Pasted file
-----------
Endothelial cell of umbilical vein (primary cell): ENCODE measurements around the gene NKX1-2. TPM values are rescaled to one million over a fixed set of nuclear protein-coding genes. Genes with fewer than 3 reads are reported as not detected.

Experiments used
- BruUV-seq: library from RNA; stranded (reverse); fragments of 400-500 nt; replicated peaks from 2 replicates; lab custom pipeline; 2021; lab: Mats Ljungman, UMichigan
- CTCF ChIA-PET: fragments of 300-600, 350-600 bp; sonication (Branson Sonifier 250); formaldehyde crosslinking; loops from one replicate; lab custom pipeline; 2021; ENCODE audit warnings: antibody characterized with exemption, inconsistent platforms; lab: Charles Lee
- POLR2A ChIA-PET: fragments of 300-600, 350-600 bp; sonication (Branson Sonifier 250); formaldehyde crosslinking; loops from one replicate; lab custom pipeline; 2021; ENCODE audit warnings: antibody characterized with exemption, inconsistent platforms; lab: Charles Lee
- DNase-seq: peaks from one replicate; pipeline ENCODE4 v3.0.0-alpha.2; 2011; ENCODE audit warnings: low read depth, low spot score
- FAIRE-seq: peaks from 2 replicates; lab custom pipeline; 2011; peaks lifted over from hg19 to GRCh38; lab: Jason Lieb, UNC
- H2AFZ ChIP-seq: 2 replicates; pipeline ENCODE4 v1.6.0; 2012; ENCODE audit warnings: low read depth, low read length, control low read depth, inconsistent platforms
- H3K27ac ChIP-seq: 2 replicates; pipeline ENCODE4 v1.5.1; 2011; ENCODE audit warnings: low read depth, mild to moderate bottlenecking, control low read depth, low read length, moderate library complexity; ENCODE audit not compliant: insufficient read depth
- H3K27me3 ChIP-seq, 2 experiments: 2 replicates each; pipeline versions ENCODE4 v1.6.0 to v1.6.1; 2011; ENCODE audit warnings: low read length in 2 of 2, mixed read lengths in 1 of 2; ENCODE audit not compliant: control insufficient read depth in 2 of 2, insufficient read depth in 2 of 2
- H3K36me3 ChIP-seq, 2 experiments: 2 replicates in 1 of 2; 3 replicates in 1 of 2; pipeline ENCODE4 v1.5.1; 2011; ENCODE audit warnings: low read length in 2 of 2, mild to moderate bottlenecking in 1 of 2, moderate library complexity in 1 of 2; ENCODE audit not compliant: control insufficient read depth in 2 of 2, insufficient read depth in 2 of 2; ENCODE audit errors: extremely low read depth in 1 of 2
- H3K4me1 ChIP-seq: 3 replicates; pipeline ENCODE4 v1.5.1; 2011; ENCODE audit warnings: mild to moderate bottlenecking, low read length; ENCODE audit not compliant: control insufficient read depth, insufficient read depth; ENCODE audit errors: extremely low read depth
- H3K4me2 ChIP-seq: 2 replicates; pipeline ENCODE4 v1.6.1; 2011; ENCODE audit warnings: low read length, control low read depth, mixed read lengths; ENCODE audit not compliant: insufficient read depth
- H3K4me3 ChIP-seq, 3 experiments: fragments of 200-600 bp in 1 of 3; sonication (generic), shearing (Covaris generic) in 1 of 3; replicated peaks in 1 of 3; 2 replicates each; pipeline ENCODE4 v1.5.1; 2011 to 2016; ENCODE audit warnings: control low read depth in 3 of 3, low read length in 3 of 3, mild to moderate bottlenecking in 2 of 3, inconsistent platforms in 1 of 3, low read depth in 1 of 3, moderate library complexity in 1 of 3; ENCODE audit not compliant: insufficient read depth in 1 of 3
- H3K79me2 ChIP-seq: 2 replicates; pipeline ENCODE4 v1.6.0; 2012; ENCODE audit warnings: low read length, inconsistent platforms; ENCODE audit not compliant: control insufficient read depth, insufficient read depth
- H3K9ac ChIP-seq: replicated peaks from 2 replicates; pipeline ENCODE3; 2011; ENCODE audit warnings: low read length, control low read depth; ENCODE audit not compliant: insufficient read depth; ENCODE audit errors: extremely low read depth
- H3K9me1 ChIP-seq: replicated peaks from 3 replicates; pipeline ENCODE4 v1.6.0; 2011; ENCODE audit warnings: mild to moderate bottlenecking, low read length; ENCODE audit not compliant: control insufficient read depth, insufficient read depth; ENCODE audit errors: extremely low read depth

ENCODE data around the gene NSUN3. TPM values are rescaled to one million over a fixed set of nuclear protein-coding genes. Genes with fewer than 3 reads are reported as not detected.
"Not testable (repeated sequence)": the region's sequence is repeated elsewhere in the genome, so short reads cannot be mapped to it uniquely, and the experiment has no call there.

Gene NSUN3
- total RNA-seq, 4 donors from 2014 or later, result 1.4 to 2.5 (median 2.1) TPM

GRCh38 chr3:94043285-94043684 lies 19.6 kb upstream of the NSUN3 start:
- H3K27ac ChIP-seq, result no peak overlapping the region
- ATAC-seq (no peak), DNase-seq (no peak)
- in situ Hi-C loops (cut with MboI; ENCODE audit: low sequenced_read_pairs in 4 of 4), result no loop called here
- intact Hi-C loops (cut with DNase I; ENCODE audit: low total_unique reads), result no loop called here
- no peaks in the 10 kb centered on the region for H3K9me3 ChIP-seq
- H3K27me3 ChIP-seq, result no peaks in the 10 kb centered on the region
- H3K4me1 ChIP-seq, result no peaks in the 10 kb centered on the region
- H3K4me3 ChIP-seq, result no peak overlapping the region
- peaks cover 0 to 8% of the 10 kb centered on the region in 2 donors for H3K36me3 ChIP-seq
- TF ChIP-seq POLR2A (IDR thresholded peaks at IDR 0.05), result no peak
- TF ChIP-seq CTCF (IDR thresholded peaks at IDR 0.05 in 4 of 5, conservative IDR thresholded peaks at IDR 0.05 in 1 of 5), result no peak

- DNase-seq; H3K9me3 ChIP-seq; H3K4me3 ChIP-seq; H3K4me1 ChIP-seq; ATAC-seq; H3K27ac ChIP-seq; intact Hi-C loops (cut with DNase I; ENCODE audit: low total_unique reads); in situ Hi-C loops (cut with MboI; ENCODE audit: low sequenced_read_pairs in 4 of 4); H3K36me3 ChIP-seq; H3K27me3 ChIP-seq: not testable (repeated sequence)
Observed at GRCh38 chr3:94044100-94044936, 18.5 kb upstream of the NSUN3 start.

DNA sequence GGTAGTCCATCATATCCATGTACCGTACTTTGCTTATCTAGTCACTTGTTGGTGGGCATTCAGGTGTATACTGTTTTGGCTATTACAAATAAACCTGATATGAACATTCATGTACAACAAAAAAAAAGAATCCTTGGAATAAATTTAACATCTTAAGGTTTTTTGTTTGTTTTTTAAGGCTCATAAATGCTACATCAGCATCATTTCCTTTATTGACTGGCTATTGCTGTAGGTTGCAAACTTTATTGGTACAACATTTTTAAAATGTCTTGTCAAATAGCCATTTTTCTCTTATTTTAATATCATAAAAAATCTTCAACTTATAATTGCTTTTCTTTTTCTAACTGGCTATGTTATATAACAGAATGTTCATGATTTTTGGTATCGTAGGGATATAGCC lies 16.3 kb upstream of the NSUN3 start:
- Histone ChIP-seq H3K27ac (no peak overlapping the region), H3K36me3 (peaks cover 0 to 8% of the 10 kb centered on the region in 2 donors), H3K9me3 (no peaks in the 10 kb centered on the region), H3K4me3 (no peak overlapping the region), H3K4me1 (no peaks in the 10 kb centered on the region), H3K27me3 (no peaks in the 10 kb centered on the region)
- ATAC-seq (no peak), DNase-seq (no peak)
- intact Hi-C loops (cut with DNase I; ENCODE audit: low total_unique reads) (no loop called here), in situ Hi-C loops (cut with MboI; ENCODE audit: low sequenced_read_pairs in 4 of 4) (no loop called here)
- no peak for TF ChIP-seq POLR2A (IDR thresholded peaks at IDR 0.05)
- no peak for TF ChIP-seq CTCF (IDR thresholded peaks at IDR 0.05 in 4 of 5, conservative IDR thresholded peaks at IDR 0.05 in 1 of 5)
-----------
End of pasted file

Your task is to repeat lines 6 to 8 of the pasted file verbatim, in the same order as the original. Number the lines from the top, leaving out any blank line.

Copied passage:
- DNase-seq: peaks from one replicate; pipeline ENCODE4 v3.0.0-alpha.2; 2011; ENCODE audit warnings: low read depth, low spot score
- FAIRE-seq: peaks from 2 replicates; lab custom pipeline; 2011; peaks lifted over from hg19 to GRCh38; lab: Jason Lieb, UNC
- H2AFZ ChIP-seq: 2 replicates; pipeline ENCODE4 v1.6.0; 2012; ENCODE audit warnings: low read depth, low read length, control low read depth, inconsistent platforms